A (radically condensed and expanded) SUPPOSEDLY FUN THING I'LL NEVER DO AGAIN (after David Foster Wallace)
nytheatre.com review by Will Fulton
March 28, 2012
David Foster Wallace's prose is an ostensibly odd choice for theatrical adaptation, given its notorious length and complexity.1 At two and a half hours with only a five minute stretch break in the middle, watching Daniel Fish's adaptation at The Chocolate Factory can, at moments, feel like a comparable feat of endurance. Starting with the titular essay which recounts Wallace's week on a Caribbean cruise for Harper's, the show presents a wide range of his essays, short stories and interviews, covering such diverse topics as David Lynch, tennis prodigy Tracy Austin's banal memoir, and his own writing. A young ensemble of actors fills the broad, white, industrial space, all wearing headphones which are connected to a center-stage hub that then feeds back to Fish in the center of the audience with a laptop and mixing board. Fish feeds the actors audiobook and interview recordings of Wallace himself, which the actors then recite. The exact combination and casting of texts used changes with every performance at his discretion, so to some extent Fish has not so much staged an adaptation as he has built an instrument.
Beyond being a compelling analogy for Fish's role as director, this structure of a central consciousness dynamically fractured into multiple, competing voices is an apt way to address the complexity of Wallace's prose. He often described writing as a means to parse out the many voices of his cacophonously powerful mind.2 Mapping that multiplicity of ideas and formal fractures onto an ensemble of voices over space and time served as an effective translation and expansion of that impulse into theater's formal possibilities. This was made apparent early in an extended section of his interview with Charlie Rose. We could hear the murmur of Rose's questions feeding into all of the headphones while Wallace's answers were divided individually among the ensemble, structurally unified by everyone voicing the stammering and vocal ticks as his thoughts would trip up on their expression.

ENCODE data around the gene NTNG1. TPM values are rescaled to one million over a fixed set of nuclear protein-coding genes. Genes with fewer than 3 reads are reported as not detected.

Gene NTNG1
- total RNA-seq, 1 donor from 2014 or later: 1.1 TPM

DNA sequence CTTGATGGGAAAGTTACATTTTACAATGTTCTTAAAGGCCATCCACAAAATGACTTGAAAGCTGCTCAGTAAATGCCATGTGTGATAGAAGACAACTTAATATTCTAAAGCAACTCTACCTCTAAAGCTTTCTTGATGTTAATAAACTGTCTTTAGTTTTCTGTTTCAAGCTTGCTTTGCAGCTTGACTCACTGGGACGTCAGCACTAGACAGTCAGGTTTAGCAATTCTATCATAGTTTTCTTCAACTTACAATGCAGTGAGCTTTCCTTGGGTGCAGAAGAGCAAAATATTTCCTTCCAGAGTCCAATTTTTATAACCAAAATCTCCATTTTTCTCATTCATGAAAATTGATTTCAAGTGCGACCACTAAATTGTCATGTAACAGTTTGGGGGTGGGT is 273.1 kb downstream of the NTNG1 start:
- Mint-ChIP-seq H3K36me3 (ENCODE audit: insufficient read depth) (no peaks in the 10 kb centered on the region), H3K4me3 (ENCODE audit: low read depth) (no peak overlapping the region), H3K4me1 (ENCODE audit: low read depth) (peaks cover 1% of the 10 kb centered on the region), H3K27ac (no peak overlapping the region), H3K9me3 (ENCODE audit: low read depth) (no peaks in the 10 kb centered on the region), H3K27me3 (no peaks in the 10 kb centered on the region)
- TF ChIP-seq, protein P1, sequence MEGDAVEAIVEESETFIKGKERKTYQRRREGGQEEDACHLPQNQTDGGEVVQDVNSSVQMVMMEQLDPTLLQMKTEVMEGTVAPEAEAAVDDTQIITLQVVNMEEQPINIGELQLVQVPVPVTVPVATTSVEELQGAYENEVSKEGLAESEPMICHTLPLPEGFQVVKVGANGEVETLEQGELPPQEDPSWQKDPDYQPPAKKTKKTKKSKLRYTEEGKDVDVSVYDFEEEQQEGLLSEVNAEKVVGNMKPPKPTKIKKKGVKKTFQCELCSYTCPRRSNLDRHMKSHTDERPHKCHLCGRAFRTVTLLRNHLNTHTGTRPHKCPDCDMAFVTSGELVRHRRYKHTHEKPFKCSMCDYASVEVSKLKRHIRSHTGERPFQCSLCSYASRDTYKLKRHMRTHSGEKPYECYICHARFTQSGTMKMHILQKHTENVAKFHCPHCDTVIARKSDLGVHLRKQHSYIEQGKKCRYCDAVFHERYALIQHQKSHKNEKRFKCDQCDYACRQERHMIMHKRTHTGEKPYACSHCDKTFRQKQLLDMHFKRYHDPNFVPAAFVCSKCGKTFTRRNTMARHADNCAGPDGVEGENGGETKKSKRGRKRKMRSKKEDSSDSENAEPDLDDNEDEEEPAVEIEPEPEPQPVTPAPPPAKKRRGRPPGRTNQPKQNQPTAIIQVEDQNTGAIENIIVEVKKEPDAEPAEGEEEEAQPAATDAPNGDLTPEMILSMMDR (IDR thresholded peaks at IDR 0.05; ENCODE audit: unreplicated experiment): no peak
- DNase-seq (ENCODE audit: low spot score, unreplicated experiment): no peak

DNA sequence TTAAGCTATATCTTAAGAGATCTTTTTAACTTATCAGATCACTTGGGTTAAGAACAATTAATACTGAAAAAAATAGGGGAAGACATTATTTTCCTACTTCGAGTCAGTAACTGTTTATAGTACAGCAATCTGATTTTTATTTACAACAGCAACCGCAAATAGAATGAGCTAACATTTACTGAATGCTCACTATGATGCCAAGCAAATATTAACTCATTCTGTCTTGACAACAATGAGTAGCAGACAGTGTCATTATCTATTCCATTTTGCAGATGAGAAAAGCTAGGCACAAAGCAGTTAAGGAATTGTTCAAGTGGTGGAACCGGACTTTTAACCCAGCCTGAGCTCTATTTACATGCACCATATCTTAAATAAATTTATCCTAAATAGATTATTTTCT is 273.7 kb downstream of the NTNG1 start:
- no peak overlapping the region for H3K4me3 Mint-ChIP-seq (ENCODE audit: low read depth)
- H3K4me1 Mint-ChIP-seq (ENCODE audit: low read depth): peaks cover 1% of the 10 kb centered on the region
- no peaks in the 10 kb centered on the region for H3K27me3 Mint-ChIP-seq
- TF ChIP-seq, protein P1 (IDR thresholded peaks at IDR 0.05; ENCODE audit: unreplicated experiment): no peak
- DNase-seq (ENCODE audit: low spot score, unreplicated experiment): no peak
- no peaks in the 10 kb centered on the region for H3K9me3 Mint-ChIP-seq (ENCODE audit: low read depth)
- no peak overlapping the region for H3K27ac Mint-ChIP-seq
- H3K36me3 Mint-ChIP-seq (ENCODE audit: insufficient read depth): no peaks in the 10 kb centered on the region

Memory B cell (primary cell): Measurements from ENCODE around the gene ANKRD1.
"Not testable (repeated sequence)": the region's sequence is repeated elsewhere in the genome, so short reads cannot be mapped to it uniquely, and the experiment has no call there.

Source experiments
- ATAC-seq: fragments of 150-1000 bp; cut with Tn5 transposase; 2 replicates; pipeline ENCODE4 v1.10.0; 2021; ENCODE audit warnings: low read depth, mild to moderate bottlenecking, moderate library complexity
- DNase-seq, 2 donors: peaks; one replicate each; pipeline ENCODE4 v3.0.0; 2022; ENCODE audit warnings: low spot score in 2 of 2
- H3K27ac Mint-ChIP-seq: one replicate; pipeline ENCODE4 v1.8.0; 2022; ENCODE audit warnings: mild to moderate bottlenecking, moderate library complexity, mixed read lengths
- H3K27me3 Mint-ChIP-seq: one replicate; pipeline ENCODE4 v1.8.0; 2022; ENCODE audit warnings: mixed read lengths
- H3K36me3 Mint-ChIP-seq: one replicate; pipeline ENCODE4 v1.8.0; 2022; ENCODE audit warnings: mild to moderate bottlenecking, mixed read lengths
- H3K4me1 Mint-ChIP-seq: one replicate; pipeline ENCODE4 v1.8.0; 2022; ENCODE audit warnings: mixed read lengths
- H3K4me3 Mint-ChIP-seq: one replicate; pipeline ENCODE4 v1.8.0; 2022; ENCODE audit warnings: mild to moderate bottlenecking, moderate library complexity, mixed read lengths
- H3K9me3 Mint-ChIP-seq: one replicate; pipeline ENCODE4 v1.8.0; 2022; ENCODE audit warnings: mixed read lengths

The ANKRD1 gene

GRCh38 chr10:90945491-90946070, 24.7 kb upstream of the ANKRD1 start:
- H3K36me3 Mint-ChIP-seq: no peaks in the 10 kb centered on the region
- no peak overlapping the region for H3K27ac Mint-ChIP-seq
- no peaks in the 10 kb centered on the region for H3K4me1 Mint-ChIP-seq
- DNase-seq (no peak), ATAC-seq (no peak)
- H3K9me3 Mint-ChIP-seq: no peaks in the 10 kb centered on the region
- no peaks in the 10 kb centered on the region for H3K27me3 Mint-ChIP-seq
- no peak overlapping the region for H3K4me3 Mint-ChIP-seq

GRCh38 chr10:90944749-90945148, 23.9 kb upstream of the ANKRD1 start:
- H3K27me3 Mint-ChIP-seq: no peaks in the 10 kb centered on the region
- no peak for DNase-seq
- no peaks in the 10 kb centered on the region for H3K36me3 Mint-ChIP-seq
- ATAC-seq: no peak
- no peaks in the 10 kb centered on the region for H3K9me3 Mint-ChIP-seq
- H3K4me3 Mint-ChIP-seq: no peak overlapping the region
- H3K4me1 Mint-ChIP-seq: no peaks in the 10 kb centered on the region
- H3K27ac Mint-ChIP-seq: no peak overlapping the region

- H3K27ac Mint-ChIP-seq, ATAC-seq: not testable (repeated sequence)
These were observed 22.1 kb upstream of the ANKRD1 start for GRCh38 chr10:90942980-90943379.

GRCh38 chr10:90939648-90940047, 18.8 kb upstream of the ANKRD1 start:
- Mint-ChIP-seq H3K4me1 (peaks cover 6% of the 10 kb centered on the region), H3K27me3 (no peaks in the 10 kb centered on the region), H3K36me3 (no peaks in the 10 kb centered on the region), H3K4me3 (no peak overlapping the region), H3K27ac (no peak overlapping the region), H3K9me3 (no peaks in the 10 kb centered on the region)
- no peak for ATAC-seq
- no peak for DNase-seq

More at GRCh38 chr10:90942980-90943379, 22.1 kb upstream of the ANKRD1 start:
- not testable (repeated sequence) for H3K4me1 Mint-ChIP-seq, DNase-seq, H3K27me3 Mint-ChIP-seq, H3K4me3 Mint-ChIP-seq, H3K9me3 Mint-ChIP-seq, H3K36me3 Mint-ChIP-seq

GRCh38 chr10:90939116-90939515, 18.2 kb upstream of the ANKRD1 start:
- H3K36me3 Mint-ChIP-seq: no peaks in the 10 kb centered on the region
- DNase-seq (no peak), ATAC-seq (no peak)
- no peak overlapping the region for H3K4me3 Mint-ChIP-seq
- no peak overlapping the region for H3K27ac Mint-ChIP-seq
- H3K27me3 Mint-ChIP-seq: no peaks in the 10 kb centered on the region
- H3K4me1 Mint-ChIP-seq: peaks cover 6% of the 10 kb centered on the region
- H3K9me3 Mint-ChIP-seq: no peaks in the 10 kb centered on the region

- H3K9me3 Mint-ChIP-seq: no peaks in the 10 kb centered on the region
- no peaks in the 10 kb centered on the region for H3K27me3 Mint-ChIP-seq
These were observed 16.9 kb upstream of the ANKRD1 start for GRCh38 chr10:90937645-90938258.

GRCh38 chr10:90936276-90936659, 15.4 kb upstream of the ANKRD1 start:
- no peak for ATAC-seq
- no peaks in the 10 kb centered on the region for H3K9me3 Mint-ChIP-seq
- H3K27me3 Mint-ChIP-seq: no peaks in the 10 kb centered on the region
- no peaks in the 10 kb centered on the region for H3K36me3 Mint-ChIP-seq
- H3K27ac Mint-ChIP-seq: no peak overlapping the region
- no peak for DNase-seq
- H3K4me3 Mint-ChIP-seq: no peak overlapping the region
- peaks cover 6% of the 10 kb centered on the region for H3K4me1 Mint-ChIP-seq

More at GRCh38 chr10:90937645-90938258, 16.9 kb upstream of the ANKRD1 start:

Repeating words being fed through headphones is an exhausting feat of concentration, particularly text as syntactically and idea-dense as Wallace's can be.3 This endowed the performances with a striking sort of athleticism, made literal when Therese Plaehn admirably winded herself doing jumping jacks while delivering a story from Brief Interviews with Hideous Men about the heartbreaking endurance of a career bathroom attendant. The constant effort of performing in this way liberated the actors from having the cognitive resources to conventionally act. At times the result was awkward and disconnected, but when the performers were able to really sync with the material, they achieved a sort of flow-state or trance, sybillically channeling the author from beyond. This meditative performance mode served as a framework for some lovely and organic moments. Hearing the same voice mediated through so many individuals gave them a prismatic unity as each performer captured different facets of Wallace's distinctive speech patterns; his dynamically present absence is a unifying and ghostly sixth character in the room.4